Asset Backed Finance| Sale and Leaseback

A TFG guide to sale and leaseback

Asset Backed Finance | Sale and Leaseback

Asset-backed finance is a mode of lending, secured by an asset. There is a need in most businesses to have sector specific assets in order to grow and thus finance is needed to fund such assets. We can assist with a finance package to fund specific assets. This includes machinery, manufacturing plant, agricultural equipment or commercial vehicles. In effect, the asset acts as security for the loan and if the loan doesn’t work out then security can be enforced over the asset.

What is sale and leaseback, and how does it differ to asset finance?

Asset finance loans are usually provided against the purchase of inventory, machinery and equipment. However, asset based lending (leaseback) is only possible in a country where legal systems allow borrowers to pledge assets as security for loans.

The main benefit of sale and leaseback as a form of business funding is around price; interest rates are lower than normal loans. This is because, in case of default (your company being unable to repay the loans), the lenders are able to recover their investment by selling the assets / security which are tied to the loan. The assets which are guaranteed under asset finance will usually have long term value and high resale value in industries such as manufacturing, construction, transport and waste recycling.

What is asset finance? Read our guide on asset finance here.

What is sale and leaseback?

Simply put, sale and leaseback allows a company to sell back an asset that it owns (and this could even include a commercial property,) to a funder or a bank, in return for a cash sum, but the funder can lease it back to the company at a cost over an agreed period of time.

We have seen in recent years that this type of finance has opened up in terms of asset remit and form of business funding. There are a number of funders who will now finance art, vintage cars, watches and wine collections. Due to the security offered, strict credit checks are less likely and funding can be disbursed in relatively short time frames. It is secure from a lenders perspective, due to the collateral offered and allows companies without a detailed credit history and record to gain access to more traditional capital sources.

Assets that back these types of loans can be fixed assets, which can be plant, vehicles and property or current assets (e.g. circulating capital) such as accounts receivable (debtors – without or with recourse to the original ‘borrower’) and stock. Fixed asset transactions are usually tied to specific assets and working capital transactions are usually on a revolving basis.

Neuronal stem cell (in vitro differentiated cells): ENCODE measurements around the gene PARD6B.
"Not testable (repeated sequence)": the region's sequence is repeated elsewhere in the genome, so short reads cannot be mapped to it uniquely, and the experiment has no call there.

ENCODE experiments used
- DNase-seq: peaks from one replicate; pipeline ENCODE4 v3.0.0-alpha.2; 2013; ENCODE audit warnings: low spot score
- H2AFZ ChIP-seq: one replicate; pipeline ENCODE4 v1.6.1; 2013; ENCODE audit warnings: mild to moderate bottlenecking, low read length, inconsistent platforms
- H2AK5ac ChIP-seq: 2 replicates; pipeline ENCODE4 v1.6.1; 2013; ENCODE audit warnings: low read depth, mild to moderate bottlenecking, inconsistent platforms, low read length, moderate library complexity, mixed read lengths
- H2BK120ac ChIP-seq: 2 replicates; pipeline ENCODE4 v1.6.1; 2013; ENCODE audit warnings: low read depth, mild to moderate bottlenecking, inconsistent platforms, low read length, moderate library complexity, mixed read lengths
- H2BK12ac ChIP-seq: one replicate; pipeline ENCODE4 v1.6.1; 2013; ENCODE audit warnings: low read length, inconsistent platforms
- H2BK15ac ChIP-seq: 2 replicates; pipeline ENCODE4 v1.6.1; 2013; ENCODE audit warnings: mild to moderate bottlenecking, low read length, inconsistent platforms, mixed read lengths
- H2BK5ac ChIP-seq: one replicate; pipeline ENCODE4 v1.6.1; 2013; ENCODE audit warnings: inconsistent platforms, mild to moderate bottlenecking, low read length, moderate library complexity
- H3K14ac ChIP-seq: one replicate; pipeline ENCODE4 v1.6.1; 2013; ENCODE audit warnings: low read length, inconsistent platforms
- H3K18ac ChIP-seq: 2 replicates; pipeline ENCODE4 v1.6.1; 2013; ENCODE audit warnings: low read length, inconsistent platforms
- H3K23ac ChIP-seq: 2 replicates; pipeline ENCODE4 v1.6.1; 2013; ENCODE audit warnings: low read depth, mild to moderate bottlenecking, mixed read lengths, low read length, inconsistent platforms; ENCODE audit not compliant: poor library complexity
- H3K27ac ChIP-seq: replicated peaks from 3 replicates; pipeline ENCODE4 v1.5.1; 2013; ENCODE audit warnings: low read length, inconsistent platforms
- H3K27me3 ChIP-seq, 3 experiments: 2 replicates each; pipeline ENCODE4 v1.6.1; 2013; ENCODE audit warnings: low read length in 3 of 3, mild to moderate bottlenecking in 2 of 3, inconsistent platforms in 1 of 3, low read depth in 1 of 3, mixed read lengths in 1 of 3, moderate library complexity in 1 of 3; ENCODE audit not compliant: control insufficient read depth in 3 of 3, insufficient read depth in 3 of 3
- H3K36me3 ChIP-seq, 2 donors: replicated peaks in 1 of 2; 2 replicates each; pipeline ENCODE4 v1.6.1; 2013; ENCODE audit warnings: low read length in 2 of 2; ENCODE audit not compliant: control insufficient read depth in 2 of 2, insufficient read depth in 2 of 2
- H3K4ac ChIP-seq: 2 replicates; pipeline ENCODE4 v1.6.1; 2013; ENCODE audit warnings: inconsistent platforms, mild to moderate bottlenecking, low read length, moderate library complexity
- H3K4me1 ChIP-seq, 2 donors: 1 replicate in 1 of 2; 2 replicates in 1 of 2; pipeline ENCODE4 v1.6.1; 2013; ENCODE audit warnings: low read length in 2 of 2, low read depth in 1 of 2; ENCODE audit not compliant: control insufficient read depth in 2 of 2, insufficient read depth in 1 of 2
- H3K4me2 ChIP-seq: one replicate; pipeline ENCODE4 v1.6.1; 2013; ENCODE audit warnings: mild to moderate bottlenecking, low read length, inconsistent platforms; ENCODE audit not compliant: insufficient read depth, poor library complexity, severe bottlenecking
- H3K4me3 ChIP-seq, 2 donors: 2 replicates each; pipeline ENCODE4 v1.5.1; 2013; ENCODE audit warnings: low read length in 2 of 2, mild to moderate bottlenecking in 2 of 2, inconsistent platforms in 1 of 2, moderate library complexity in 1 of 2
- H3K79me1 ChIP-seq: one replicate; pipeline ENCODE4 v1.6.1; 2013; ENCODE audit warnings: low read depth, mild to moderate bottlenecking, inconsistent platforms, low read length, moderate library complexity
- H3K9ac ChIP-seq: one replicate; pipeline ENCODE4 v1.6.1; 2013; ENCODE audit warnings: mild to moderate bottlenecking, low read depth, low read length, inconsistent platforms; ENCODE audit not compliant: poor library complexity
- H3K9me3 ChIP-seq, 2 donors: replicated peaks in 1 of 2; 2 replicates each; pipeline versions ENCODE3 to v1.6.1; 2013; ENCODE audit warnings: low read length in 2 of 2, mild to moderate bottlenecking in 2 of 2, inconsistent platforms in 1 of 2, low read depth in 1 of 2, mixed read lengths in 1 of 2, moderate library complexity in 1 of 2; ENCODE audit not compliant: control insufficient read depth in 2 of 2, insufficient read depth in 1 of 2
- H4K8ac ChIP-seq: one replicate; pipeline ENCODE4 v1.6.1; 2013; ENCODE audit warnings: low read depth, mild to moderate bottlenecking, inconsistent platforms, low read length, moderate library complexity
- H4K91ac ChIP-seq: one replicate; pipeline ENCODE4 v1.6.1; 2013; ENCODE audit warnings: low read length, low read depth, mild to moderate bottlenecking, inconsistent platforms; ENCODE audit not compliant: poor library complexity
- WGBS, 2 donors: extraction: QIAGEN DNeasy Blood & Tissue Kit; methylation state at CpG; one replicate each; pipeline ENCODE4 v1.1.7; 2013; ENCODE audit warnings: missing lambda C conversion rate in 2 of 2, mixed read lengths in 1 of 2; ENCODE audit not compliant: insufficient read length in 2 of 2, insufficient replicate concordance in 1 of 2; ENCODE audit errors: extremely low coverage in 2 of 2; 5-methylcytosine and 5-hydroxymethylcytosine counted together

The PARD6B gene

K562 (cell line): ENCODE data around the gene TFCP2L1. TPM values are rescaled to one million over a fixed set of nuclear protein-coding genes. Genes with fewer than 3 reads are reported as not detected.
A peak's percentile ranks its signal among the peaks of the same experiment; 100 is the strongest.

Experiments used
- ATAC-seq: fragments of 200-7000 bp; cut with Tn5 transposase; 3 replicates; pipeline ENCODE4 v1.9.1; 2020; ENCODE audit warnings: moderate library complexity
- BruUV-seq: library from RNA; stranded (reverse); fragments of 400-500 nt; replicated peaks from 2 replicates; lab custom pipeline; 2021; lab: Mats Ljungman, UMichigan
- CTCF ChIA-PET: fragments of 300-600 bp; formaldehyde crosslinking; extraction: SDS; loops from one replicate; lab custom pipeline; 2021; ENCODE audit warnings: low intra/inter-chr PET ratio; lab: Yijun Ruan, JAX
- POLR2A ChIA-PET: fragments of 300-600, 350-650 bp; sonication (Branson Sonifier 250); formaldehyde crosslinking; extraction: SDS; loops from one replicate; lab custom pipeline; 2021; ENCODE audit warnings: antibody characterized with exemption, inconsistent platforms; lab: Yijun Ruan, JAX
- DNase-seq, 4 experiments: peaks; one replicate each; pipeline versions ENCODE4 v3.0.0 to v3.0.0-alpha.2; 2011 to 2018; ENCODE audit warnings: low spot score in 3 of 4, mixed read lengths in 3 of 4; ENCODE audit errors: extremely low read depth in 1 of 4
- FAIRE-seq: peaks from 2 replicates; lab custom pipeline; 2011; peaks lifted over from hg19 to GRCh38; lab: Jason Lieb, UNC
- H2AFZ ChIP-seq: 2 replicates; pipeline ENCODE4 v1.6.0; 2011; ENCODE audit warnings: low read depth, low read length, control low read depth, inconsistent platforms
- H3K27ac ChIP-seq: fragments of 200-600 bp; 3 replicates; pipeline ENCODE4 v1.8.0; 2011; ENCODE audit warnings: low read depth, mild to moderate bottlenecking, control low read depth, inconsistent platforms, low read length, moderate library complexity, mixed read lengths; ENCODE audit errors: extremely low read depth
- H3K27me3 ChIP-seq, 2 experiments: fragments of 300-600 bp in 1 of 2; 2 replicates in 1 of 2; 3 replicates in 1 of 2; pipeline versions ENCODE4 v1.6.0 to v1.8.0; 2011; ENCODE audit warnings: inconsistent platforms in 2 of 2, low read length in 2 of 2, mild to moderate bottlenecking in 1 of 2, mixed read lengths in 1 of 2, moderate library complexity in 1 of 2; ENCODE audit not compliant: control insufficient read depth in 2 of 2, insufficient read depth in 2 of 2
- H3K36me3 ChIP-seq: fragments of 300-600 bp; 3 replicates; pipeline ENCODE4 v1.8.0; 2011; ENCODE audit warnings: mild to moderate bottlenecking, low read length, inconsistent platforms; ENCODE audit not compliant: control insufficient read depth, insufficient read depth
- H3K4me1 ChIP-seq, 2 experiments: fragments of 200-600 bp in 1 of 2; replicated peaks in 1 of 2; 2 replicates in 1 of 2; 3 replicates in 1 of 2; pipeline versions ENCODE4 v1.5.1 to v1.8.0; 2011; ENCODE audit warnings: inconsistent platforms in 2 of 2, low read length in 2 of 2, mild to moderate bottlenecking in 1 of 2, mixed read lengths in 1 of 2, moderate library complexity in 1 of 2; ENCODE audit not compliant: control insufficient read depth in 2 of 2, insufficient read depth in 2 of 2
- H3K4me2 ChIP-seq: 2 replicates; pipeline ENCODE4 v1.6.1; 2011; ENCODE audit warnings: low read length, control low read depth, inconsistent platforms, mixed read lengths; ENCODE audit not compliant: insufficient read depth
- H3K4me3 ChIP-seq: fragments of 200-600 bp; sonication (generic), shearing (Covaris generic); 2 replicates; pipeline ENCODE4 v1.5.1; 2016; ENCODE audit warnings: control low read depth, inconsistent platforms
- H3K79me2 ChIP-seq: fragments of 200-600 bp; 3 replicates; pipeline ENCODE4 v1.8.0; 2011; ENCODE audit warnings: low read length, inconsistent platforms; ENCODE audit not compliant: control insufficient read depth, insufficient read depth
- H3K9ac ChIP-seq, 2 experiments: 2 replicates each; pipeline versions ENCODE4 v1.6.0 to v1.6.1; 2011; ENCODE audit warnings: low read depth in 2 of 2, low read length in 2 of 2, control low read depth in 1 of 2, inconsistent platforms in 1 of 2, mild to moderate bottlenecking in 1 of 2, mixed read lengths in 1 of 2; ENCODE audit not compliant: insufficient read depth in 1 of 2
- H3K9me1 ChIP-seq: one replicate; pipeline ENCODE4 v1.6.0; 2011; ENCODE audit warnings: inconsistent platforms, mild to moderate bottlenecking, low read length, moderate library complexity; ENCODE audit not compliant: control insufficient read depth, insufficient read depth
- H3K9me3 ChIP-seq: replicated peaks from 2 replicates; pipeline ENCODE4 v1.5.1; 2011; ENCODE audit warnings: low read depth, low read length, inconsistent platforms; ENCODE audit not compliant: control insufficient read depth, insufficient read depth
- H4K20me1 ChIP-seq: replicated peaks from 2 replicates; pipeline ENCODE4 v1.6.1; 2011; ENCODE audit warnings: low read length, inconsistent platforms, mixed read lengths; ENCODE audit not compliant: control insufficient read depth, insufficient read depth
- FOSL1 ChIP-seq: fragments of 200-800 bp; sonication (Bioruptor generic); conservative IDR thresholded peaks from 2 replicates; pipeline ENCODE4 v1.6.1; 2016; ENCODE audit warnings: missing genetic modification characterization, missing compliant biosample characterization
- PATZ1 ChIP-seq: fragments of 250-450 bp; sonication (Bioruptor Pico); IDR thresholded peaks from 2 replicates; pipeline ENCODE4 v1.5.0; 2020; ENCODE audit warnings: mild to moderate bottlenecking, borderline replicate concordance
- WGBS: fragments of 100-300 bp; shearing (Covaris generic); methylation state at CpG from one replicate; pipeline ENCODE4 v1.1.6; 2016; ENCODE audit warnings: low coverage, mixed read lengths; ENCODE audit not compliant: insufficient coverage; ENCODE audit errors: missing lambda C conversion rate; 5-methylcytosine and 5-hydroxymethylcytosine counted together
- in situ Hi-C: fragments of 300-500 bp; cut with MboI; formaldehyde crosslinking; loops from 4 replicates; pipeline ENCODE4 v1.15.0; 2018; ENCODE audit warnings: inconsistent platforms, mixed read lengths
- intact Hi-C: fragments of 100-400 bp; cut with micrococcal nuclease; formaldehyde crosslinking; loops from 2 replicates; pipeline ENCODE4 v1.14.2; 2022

What are the advantages of sale and leaseback?

  • An agreement can happen in a relatively short time frame, as the security is the asset itself
  • Funders are generally flexible in what assets they can finance (from artwork, to cars and complex machinery)
  • Loans can vary in size from £500k to £10m
  • Releases cashflow into the business relatively quickly and injects cash into the business
  • Can provide the seller with additional tax deductions
  • Amortization and depreciation of the product is still taken into consideration

How we can help

Trade Finance Global work with asset financiers around the country, and will work on your behalf (for free) to ensure that you get a competitive rates on sale and leaseback transactions.

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About the Author

Mark heads up the trade finance offering at TFG where his team focuses on bringing in alternative structured finance to international trading companies. Prior to joining TFG (, Mark qualified as a lawyer with a top ranked global trade and structured commodity finance team.

Mark has previously advised commodity trading firms, banks and alternative capital providers on international structured trade financings, pre-export, prepayment and limited recourse structures – notably in the oil, soft commodities and metals sectors. This has included mining finance projects, structured letter of credit facilities, receivables discounting and forfaiting agreements.

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